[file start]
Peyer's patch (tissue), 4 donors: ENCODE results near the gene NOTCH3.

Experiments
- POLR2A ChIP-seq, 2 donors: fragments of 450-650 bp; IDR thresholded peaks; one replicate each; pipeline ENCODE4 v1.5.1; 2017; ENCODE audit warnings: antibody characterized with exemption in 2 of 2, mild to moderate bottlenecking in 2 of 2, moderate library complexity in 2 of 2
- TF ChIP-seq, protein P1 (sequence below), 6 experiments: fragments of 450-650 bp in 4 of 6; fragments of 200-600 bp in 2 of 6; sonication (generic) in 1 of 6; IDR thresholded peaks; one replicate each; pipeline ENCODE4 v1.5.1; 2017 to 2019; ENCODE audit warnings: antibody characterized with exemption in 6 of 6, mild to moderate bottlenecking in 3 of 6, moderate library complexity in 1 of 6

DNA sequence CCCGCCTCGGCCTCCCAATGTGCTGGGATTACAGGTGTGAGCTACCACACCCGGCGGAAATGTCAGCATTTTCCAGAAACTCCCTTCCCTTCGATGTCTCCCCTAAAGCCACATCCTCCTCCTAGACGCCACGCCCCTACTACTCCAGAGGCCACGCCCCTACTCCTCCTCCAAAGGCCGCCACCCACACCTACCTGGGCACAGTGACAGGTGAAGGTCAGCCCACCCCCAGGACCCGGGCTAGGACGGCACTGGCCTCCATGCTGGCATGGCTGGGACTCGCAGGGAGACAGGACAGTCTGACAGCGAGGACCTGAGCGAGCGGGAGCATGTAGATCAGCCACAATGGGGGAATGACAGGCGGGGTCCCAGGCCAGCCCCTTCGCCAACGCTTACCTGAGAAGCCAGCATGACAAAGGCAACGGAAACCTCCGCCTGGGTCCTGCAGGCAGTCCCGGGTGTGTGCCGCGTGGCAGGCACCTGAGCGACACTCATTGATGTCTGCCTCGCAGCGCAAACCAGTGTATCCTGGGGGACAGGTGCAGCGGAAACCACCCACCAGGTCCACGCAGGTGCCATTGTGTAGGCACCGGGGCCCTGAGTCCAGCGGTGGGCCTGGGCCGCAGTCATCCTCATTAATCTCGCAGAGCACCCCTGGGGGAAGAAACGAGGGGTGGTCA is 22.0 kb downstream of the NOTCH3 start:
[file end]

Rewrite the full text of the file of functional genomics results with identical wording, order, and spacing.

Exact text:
Peyer's patch (tissue), 4 donors: ENCODE results near the gene NOTCH3.

Experiments
- POLR2A ChIP-seq, 2 donors: fragments of 450-650 bp; IDR thresholded peaks; one replicate each; pipeline ENCODE4 v1.5.1; 2017; ENCODE audit warnings: antibody characterized with exemption in 2 of 2, mild to moderate bottlenecking in 2 of 2, moderate library complexity in 2 of 2
- TF ChIP-seq, protein P1 (sequence below), 6 experiments: fragments of 450-650 bp in 4 of 6; fragments of 200-600 bp in 2 of 6; sonication (generic) in 1 of 6; IDR thresholded peaks; one replicate each; pipeline ENCODE4 v1.5.1; 2017 to 2019; ENCODE audit warnings: antibody characterized with exemption in 6 of 6, mild to moderate bottlenecking in 3 of 6, moderate library complexity in 1 of 6

DNA sequence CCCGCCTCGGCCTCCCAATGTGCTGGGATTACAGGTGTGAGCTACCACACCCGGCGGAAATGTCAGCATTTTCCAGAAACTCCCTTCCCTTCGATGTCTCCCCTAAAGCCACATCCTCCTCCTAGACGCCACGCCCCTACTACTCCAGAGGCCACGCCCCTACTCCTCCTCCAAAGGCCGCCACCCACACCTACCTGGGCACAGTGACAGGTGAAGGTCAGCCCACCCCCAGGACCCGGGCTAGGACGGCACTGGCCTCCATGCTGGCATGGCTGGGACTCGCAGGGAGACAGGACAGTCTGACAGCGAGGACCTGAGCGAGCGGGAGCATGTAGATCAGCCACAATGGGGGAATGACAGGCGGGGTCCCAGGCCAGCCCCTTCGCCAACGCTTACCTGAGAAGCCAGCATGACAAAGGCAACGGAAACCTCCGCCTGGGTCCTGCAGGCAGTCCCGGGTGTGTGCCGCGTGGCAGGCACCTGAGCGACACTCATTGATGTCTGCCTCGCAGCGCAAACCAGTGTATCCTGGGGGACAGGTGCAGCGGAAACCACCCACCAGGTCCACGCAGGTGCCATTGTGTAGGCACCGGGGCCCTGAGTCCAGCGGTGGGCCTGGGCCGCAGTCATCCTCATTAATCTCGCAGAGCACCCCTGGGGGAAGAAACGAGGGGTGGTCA is 22.0 kb downstream of the NOTCH3 start: